Depositing Policy Limits Does Not End the Duty to Defend

An Oregon federal court revisited a common coverage question that comes up from time to time: When indemnity for a loss is reasonably clear, can an insurer limit its defense expense exposure by simply depositing the policy limits with the court? The answer, according to this court, and most other courts around the country, is no.[1] The liability policy in U.S. Fire Ins. V. Mother Earth School contained the commonly-found insuring agreement language which provides, in relevant part, that an
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No Defense Owed to Insured for Mediation Involving Environmental Contamination

The Illinois Appellate Court recently held that the term “suit” in a commercial general liability policy does not include a pre-suit mediation between the insured and others over the allocation of costs incurred to remediate environmental contamination. As a result, the court ruled that the insurers had no obligation to reimburse the insured for its legal fees incurred in the mediation.[1] The insured operated a manufacturing facility on a property that was eventually declared a Superfund site by the U.S.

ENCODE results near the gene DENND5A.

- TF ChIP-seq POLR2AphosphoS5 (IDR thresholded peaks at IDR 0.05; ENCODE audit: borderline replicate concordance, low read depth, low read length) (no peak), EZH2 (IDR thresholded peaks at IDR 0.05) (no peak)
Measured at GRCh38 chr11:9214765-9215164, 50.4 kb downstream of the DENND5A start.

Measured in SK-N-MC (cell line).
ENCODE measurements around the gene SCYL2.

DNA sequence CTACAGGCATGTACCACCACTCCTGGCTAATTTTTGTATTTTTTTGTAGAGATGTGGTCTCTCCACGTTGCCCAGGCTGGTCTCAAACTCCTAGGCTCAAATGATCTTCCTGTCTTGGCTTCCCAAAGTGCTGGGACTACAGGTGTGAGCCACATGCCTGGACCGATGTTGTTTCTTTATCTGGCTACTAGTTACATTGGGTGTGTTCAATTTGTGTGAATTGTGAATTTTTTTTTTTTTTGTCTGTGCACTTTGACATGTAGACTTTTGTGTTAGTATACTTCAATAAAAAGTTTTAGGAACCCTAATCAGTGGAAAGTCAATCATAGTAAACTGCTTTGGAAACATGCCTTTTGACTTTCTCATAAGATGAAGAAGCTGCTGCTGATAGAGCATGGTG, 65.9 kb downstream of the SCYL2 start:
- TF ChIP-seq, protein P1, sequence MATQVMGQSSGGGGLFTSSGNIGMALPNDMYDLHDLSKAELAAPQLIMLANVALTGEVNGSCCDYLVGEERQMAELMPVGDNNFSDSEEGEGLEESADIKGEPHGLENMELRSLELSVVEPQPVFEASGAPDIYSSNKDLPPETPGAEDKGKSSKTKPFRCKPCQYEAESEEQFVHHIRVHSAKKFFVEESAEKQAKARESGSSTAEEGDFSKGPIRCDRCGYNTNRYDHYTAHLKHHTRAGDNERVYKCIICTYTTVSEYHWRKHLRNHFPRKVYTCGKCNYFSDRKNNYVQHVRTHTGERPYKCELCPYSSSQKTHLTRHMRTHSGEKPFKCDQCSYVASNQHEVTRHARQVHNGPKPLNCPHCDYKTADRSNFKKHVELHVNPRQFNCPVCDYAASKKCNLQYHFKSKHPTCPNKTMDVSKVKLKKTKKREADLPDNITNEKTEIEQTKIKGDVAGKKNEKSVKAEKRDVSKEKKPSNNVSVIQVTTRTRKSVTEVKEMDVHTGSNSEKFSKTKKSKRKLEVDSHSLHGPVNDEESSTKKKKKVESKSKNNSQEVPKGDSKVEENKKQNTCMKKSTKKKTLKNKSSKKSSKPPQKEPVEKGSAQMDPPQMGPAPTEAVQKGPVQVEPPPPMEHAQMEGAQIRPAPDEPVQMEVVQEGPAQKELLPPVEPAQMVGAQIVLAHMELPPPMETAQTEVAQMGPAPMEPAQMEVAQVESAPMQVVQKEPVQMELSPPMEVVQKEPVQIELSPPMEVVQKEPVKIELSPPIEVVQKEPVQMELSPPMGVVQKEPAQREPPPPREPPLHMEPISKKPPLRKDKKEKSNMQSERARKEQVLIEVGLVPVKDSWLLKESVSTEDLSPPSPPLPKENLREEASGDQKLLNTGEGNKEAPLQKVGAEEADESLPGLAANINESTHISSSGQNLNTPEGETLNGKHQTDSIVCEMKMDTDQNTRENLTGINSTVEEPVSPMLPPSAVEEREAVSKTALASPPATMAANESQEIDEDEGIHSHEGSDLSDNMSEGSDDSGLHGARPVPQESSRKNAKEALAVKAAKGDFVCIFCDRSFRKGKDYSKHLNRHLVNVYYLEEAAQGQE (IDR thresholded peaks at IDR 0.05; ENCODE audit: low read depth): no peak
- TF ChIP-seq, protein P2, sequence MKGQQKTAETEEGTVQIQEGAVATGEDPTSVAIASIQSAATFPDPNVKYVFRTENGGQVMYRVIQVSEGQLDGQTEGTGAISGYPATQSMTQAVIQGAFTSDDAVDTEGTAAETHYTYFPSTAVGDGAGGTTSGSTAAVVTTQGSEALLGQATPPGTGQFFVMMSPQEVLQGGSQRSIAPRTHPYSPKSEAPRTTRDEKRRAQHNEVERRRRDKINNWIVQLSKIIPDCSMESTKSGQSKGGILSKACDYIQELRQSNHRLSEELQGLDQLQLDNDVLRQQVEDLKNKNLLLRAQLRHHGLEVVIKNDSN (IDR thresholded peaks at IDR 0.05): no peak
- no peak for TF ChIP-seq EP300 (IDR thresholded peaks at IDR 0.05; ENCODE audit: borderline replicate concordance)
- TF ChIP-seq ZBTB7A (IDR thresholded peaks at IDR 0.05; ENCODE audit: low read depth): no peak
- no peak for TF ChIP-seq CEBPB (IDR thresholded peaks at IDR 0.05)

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Eleventh Circuit: When an Insurer Has a Duty to Defend, Its Duty to Indemnify Is Not Ripe Until Resolution of the Underlying Lawsuit

With limited exception, an insurer that owes a duty to defend to its insured cannot litigate whether it also has a duty to indemnify the insured for the same matter until after the insured’s liability has been resolved. In a unanimous decision, the U.S. Court of Appeals for the Eleventh Circuit, applying Florida law, affirmed this principle and held that an insurer’s duty to indemnify is not justiciable until the insured’s liability has been adjudicated in the underlying case. Mid-Continent Cas. Co.
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Wisconsin Top Court Limits “Knowing Violation” Exclusion By Looking Beyond Facts Alleged in Complaint